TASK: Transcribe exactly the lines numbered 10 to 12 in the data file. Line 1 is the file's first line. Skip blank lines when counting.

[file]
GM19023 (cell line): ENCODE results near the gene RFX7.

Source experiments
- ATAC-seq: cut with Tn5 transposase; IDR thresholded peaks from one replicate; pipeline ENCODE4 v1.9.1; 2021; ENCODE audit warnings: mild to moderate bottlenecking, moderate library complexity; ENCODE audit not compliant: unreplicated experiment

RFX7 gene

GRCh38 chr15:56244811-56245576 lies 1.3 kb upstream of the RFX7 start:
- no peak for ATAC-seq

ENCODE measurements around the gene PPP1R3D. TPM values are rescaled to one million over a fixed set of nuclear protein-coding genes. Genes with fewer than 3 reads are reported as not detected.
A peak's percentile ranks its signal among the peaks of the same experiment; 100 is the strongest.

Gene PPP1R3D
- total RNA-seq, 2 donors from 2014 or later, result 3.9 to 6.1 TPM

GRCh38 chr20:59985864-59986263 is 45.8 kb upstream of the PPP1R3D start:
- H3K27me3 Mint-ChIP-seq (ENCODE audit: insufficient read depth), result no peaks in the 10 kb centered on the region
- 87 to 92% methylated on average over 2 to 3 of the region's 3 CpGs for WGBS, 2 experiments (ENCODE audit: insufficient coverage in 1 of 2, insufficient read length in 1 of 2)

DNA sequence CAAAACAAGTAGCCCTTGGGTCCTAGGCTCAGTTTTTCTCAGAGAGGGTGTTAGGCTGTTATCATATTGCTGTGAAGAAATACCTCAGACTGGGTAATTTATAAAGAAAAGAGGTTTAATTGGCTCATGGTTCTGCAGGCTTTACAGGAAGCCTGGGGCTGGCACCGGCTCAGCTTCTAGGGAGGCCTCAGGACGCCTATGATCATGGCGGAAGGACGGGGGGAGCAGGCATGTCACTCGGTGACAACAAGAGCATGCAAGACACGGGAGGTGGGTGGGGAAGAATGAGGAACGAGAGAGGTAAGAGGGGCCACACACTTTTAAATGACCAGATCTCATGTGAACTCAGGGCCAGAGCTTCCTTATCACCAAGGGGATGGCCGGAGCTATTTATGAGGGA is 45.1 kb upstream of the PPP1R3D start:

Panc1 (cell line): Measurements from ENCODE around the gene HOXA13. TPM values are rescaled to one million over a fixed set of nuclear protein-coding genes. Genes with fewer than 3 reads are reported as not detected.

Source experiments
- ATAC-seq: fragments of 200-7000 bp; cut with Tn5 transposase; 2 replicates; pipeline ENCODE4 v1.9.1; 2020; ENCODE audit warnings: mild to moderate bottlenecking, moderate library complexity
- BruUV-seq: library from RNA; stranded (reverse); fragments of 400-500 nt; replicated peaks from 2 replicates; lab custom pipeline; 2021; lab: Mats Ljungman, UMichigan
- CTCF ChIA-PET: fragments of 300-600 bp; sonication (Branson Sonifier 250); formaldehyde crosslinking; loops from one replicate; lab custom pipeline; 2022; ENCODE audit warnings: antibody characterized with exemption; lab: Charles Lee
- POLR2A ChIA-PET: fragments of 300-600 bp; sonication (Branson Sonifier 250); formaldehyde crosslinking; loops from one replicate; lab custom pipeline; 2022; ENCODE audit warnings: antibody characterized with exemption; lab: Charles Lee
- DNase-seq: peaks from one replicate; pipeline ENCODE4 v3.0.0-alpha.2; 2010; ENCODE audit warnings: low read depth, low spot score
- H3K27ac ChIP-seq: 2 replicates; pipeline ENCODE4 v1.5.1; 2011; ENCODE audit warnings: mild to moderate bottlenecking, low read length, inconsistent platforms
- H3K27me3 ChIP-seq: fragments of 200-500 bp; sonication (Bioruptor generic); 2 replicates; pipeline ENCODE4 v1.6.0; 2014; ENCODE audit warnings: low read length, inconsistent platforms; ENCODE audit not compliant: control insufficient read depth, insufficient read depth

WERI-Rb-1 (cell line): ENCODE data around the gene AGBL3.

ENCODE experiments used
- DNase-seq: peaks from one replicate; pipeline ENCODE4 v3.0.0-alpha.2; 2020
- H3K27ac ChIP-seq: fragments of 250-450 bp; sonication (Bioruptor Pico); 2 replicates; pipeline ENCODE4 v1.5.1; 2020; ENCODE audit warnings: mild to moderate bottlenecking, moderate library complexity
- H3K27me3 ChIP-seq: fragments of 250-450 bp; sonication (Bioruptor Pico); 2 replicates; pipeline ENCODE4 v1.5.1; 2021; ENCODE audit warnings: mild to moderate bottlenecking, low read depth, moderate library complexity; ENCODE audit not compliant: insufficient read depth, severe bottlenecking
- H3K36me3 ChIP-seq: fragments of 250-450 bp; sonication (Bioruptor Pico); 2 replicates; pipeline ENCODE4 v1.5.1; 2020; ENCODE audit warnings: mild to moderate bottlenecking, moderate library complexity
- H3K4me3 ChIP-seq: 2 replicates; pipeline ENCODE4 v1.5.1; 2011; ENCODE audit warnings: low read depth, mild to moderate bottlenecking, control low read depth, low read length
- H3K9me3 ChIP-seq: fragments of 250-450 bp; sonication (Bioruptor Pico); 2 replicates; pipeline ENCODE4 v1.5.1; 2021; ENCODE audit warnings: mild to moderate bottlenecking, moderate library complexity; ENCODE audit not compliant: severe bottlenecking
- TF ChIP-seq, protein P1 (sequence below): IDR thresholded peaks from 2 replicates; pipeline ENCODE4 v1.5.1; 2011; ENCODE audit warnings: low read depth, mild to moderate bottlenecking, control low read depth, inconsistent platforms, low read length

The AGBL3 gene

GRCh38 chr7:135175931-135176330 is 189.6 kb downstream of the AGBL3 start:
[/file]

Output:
- total RNA-seq, 2 donors from 2014 or later, result 3.9 to 6.1 TPM

GRCh38 chr20:59985864-59986263 is 45.8 kb upstream of the PPP1R3D start:
- H3K27me3 Mint-ChIP-seq (ENCODE audit: insufficient read depth), result no peaks in the 10 kb centered on the region